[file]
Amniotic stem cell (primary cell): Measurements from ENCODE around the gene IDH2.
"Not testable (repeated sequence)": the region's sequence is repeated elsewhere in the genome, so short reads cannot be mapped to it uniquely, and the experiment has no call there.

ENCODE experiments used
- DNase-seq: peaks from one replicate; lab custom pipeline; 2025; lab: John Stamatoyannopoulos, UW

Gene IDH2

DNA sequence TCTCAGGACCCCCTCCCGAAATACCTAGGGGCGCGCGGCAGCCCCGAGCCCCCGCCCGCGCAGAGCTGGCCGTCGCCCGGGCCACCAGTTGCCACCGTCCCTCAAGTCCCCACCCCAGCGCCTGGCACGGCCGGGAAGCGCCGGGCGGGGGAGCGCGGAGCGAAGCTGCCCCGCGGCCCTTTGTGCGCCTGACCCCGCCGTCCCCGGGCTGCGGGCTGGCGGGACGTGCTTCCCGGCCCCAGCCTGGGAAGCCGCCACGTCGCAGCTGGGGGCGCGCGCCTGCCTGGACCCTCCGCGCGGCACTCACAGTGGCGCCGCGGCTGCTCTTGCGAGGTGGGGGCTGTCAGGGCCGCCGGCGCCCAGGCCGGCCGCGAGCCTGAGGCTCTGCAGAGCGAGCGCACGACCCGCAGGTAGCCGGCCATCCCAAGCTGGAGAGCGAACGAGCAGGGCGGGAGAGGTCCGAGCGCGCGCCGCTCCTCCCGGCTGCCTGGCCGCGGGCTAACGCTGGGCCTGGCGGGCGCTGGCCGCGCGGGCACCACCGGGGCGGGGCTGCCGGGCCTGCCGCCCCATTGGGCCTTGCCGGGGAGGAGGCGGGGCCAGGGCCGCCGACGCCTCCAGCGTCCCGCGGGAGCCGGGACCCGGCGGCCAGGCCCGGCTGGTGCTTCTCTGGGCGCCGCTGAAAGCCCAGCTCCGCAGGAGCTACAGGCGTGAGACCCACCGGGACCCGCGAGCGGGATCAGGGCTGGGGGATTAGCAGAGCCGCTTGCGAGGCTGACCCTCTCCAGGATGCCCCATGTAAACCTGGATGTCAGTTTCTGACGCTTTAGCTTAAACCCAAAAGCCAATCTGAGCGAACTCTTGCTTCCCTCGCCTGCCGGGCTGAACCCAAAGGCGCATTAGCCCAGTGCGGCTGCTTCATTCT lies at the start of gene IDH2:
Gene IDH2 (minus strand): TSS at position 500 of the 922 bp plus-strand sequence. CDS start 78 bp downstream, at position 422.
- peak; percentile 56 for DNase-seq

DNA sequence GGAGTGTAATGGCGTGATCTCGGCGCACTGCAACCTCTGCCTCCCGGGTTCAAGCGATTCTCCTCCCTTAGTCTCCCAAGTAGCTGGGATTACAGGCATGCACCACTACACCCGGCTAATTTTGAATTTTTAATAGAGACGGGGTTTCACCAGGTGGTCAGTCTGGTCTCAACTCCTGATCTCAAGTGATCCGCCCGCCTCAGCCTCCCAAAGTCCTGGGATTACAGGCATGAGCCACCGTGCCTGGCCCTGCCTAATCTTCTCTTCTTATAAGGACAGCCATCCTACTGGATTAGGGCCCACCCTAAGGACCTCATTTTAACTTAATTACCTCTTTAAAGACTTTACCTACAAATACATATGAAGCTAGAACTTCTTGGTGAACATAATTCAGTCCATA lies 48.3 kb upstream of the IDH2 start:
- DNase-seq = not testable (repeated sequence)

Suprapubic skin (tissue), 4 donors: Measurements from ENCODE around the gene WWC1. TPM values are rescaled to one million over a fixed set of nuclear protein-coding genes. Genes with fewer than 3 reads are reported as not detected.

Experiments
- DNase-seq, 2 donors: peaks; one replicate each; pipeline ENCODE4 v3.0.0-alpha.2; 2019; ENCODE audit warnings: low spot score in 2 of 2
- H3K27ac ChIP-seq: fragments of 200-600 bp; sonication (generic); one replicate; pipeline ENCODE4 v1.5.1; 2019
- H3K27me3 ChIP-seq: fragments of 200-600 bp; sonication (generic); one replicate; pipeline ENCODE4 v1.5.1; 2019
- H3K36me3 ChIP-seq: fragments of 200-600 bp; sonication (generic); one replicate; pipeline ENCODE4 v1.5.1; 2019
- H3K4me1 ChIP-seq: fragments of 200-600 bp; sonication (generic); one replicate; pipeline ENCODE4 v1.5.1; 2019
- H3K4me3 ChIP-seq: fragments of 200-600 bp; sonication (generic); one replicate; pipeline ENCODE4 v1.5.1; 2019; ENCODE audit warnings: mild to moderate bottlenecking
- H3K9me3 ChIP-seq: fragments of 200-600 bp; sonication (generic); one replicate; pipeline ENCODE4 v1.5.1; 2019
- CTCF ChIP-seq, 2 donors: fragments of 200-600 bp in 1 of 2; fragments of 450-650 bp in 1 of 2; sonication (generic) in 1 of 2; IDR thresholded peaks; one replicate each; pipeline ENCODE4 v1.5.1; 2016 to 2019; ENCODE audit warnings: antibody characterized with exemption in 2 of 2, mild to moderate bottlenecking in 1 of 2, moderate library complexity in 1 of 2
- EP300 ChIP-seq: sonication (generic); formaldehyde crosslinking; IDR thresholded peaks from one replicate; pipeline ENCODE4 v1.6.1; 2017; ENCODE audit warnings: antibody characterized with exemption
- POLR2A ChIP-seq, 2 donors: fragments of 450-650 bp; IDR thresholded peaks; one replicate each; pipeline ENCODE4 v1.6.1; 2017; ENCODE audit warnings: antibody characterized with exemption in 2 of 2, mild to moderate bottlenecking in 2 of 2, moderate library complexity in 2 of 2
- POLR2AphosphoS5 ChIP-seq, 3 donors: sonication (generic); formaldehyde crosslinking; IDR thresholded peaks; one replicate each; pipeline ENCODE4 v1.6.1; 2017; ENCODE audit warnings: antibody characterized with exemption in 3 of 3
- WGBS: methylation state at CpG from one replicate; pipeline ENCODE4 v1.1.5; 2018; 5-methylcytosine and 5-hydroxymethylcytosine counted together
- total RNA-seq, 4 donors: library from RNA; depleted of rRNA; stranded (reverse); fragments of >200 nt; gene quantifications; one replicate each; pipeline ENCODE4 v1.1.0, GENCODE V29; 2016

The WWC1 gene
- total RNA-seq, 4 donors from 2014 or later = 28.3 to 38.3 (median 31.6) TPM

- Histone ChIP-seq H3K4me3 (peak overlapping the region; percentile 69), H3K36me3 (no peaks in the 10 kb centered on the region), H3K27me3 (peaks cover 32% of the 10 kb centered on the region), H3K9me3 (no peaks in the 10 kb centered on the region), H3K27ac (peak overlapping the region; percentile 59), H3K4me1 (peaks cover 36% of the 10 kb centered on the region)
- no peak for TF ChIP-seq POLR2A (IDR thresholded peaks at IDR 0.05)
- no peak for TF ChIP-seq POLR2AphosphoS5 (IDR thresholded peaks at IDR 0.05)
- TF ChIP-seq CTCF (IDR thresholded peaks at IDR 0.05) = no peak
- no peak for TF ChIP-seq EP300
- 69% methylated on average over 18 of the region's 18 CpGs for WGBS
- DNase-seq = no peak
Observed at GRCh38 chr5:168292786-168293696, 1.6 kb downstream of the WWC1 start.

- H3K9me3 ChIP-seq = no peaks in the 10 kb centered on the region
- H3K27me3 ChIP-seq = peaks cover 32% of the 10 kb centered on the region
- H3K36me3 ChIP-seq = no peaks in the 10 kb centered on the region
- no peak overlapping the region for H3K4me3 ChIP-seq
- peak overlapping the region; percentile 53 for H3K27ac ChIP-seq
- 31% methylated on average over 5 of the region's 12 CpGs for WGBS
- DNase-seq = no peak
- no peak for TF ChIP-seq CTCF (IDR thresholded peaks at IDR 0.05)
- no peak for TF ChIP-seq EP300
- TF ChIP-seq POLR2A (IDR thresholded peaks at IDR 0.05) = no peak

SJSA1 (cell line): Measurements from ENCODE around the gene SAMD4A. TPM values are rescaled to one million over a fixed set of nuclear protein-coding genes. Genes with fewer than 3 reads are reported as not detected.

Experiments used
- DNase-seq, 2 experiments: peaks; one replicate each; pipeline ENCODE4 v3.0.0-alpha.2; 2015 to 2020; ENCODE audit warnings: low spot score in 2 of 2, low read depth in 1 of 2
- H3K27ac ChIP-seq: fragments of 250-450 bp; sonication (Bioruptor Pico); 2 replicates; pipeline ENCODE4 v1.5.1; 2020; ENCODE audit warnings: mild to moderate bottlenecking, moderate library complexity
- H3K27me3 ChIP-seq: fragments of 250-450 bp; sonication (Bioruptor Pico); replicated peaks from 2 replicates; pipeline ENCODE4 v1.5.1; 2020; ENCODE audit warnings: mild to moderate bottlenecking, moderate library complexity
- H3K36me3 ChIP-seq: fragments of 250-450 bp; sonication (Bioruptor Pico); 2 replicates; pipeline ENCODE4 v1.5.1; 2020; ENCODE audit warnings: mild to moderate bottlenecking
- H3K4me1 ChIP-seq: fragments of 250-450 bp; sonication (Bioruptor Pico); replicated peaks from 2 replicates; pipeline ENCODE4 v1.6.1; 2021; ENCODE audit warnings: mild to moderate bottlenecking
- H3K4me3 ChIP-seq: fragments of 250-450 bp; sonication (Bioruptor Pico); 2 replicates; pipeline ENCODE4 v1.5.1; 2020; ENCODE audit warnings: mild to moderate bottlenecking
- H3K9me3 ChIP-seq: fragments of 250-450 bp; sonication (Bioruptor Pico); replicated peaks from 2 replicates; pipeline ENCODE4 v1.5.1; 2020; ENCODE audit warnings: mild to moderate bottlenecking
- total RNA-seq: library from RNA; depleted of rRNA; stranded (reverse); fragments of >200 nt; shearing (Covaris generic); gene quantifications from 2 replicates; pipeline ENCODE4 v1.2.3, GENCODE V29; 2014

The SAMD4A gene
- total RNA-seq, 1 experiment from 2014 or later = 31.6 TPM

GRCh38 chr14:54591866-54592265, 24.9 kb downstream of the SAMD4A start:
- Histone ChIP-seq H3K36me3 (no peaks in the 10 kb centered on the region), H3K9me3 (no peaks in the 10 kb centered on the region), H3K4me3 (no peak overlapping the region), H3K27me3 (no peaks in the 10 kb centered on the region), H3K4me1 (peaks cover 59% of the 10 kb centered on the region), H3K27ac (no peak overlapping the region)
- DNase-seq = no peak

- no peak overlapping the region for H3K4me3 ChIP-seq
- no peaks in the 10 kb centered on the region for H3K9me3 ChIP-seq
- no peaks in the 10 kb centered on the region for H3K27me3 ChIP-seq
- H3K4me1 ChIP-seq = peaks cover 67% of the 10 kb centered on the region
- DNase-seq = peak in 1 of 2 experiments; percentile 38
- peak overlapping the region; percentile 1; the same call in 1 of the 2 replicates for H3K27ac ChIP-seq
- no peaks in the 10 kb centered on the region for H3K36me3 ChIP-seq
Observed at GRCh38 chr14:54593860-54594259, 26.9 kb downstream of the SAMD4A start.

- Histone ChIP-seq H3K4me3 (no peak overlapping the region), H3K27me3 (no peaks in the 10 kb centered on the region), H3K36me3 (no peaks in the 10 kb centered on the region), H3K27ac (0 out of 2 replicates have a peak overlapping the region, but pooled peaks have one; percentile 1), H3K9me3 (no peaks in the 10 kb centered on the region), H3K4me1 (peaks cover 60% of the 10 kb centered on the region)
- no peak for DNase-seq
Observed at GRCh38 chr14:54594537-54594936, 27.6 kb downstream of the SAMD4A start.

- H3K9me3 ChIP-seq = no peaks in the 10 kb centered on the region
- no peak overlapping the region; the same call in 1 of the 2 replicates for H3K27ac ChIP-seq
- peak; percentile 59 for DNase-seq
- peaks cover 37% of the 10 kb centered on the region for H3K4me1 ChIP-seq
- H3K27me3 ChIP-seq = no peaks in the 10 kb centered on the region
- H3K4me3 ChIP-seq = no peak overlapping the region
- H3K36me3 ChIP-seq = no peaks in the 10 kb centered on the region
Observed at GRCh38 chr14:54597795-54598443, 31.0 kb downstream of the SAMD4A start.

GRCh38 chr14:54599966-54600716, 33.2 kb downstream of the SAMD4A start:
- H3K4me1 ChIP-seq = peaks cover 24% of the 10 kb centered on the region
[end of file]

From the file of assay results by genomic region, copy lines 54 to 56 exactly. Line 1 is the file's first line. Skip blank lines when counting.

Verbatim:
- H3K9me3 ChIP-seq: fragments of 250-450 bp; sonication (Bioruptor Pico); replicated peaks from 2 replicates; pipeline ENCODE4 v1.5.1; 2020; ENCODE audit warnings: mild to moderate bottlenecking
- total RNA-seq: library from RNA; depleted of rRNA; stranded (reverse); fragments of >200 nt; shearing (Covaris generic); gene quantifications from 2 replicates; pipeline ENCODE4 v1.2.3, GENCODE V29; 2014

The SAMD4A gene